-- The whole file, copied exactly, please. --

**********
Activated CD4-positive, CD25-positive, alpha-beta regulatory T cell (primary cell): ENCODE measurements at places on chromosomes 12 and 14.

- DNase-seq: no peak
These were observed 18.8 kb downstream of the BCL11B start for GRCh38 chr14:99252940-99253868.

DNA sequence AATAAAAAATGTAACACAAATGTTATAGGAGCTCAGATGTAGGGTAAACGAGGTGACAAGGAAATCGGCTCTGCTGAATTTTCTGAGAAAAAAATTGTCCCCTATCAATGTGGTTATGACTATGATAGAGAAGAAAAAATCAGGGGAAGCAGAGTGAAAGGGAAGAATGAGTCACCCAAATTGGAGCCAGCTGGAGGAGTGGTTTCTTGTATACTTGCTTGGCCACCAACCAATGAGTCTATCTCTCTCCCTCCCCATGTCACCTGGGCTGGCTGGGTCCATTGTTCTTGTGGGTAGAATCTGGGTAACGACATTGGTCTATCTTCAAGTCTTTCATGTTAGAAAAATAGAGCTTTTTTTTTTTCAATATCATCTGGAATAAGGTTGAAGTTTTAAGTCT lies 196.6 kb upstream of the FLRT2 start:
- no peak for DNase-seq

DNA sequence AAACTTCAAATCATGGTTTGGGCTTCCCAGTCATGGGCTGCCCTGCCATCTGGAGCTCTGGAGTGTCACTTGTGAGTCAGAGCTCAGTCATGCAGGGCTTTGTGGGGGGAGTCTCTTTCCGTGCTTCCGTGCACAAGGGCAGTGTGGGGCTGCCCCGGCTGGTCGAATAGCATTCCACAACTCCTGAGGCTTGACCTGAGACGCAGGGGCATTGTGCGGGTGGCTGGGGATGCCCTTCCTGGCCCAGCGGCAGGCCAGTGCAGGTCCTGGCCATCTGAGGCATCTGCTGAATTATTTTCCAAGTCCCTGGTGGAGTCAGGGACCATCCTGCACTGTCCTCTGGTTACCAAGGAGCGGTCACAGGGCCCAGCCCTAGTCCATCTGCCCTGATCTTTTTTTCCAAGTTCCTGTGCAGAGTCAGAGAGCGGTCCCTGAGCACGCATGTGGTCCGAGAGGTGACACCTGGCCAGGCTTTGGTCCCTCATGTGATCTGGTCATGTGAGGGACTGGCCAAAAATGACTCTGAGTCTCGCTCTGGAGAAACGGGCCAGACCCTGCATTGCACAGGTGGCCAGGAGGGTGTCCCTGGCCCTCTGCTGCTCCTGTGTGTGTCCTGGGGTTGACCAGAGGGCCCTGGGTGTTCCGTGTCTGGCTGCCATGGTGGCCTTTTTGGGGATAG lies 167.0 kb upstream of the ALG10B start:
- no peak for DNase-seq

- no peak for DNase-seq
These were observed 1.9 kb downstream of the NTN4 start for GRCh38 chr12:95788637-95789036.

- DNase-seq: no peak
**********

Activated CD4-positive, CD25-positive, alpha-beta regulatory T cell (primary cell): ENCODE measurements at places on chromosomes 12 and 14.

- DNase-seq: no peak
These were observed 18.8 kb downstream of the BCL11B start for GRCh38 chr14:99252940-99253868.

DNA sequence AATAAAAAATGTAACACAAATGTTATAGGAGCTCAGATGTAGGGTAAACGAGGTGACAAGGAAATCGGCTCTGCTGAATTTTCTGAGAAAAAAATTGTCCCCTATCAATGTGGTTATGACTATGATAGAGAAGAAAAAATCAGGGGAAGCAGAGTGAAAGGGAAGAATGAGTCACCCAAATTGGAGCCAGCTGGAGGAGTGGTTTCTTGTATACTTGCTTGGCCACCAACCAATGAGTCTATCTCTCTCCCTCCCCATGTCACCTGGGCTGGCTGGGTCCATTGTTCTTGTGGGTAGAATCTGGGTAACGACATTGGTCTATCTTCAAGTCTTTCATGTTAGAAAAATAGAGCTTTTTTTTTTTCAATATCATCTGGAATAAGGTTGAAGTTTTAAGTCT lies 196.6 kb upstream of the FLRT2 start:
- no peak for DNase-seq

DNA sequence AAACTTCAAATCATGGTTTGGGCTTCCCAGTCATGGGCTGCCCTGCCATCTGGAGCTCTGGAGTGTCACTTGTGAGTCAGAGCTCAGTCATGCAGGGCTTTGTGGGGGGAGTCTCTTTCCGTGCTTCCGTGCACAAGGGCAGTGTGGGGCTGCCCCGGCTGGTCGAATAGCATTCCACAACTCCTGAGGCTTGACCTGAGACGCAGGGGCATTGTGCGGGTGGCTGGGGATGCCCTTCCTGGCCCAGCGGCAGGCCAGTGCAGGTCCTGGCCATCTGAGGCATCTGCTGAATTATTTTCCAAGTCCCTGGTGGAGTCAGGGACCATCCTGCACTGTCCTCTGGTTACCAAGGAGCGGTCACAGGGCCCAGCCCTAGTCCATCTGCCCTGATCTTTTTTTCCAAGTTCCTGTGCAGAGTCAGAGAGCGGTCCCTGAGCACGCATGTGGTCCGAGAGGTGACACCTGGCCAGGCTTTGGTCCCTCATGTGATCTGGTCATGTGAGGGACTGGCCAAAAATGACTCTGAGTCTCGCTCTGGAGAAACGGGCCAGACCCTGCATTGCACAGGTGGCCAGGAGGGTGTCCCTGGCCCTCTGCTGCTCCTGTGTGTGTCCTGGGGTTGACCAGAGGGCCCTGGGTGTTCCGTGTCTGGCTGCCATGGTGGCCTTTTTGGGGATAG lies 167.0 kb upstream of the ALG10B start:
- no peak for DNase-seq

- no peak for DNase-seq
These were observed 1.9 kb downstream of the NTN4 start for GRCh38 chr12:95788637-95789036.

- DNase-seq: no peak